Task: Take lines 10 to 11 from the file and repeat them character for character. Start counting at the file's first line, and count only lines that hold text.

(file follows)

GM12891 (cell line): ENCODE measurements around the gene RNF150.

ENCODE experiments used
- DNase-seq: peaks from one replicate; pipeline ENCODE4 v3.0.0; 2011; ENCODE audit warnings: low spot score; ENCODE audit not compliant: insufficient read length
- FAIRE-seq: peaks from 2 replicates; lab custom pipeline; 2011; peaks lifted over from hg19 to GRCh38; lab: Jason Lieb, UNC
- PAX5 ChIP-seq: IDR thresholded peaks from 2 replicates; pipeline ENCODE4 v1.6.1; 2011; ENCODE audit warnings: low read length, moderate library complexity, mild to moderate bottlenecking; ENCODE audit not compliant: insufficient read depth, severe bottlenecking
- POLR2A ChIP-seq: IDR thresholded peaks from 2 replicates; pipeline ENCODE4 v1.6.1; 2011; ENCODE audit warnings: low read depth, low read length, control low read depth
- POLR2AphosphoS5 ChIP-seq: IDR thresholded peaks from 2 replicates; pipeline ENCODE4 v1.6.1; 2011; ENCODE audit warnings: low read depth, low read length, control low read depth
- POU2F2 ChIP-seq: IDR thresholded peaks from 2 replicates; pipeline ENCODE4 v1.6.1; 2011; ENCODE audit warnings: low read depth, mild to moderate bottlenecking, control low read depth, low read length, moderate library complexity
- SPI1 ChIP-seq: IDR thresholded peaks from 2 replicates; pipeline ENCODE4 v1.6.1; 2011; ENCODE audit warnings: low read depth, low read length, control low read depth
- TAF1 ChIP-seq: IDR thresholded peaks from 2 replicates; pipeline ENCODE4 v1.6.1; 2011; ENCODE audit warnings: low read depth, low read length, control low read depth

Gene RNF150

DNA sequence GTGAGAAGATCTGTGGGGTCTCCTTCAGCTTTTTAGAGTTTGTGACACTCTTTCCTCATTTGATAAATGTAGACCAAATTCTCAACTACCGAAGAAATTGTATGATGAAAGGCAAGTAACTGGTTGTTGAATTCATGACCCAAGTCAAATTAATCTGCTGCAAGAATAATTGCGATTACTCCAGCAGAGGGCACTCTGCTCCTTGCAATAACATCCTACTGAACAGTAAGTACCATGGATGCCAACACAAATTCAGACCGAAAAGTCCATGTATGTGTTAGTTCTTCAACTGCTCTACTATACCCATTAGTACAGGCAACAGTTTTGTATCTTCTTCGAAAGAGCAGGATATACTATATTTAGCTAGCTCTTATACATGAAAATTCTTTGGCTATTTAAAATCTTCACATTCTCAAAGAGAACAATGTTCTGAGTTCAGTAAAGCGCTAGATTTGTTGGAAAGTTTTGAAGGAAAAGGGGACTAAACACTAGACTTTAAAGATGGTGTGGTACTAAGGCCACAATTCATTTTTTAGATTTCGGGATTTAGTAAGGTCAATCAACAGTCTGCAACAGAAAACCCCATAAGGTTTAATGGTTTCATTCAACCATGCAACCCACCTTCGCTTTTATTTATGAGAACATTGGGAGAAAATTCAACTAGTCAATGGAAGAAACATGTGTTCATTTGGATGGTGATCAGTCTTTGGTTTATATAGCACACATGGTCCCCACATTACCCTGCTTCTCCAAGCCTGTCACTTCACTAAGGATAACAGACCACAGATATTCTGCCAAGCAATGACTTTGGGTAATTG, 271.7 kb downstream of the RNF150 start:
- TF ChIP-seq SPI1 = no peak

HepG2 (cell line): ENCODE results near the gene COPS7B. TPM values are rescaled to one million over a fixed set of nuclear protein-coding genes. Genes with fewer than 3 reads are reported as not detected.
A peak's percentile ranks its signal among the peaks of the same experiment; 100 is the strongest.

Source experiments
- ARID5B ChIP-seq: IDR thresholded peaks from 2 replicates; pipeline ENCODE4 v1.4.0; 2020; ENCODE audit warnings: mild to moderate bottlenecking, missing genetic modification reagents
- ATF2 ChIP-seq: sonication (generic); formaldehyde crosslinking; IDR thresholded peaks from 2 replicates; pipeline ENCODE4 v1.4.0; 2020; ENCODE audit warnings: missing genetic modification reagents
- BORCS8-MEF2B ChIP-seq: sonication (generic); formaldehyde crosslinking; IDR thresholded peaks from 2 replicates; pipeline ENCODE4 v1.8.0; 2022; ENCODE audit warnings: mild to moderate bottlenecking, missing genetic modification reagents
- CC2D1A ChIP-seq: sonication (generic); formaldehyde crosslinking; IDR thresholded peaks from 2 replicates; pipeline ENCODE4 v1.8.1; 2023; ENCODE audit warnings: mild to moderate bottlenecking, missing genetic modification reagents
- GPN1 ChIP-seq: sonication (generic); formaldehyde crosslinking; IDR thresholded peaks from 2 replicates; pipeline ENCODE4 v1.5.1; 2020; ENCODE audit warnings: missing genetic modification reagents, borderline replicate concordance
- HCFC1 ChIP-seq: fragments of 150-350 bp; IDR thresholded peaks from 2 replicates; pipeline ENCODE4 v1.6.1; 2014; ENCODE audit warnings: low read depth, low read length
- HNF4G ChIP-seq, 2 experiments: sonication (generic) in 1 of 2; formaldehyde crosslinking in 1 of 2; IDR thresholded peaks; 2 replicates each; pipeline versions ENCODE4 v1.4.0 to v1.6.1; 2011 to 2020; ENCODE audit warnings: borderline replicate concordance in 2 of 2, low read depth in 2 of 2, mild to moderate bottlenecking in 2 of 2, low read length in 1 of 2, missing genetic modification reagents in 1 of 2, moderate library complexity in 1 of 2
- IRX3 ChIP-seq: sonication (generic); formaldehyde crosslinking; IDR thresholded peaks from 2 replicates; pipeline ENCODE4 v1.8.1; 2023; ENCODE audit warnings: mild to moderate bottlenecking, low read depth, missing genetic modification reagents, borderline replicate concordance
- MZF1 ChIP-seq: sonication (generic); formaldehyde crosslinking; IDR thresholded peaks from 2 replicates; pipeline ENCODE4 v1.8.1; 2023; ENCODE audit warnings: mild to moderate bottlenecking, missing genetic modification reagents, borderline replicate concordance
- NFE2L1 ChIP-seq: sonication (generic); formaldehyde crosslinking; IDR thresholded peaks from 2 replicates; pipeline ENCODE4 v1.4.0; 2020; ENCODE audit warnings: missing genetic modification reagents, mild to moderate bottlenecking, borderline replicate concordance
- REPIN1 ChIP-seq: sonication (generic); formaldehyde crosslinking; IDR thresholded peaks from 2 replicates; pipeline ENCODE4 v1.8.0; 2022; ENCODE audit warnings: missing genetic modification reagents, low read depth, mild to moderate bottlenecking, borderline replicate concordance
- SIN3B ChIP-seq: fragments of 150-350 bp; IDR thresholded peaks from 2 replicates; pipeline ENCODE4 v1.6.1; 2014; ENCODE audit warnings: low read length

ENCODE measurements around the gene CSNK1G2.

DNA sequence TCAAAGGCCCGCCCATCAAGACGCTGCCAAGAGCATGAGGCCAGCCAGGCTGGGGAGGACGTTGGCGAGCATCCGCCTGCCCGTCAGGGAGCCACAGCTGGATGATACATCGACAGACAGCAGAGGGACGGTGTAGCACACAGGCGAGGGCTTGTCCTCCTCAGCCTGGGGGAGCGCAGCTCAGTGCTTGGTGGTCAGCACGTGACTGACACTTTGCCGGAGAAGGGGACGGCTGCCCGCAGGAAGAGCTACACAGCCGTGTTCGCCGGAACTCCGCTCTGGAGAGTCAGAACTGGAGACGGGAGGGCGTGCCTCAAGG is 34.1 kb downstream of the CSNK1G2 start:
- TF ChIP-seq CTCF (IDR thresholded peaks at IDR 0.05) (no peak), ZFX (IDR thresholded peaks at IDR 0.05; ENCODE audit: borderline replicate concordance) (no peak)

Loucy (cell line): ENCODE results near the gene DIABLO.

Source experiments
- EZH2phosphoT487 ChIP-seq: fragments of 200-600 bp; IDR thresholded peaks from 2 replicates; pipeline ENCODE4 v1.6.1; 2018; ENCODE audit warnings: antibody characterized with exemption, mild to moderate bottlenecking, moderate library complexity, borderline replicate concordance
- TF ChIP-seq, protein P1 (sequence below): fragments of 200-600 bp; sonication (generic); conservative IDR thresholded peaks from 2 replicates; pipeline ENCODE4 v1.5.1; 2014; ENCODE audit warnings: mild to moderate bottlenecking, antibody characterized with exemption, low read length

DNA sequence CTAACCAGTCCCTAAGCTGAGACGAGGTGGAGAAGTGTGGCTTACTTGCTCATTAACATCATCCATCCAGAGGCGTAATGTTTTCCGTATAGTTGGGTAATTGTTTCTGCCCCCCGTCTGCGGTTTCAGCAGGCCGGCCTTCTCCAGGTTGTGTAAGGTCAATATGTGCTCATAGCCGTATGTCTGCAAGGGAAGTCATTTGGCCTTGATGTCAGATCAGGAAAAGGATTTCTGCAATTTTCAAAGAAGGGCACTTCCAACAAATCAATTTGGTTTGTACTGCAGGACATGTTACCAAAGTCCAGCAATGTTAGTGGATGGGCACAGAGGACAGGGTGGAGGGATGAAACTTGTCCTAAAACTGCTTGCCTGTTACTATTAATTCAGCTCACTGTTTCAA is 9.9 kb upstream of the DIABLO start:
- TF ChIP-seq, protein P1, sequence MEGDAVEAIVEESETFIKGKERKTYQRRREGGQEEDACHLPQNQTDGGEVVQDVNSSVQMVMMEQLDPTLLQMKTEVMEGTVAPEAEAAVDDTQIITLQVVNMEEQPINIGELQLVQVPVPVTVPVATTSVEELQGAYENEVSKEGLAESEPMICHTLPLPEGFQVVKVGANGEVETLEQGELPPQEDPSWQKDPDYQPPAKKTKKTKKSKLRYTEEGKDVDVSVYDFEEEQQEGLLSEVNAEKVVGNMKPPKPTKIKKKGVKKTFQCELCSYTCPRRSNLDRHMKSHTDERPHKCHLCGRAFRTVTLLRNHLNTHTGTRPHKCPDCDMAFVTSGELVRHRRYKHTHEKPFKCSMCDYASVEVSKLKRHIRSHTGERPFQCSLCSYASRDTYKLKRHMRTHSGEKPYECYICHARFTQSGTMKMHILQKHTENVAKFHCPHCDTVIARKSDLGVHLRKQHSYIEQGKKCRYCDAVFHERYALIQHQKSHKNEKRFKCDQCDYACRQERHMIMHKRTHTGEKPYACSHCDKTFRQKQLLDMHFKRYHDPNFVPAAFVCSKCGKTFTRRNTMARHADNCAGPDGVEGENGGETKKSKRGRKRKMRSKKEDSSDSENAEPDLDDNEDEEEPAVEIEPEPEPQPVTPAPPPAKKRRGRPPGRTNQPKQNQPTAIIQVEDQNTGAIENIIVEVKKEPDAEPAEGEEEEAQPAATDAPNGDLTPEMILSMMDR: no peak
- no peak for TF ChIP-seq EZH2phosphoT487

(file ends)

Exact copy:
- TAF1 ChIP-seq: IDR thresholded peaks from 2 replicates; pipeline ENCODE4 v1.6.1; 2011; ENCODE audit warnings: low read depth, low read length, control low read depth

Gene RNF150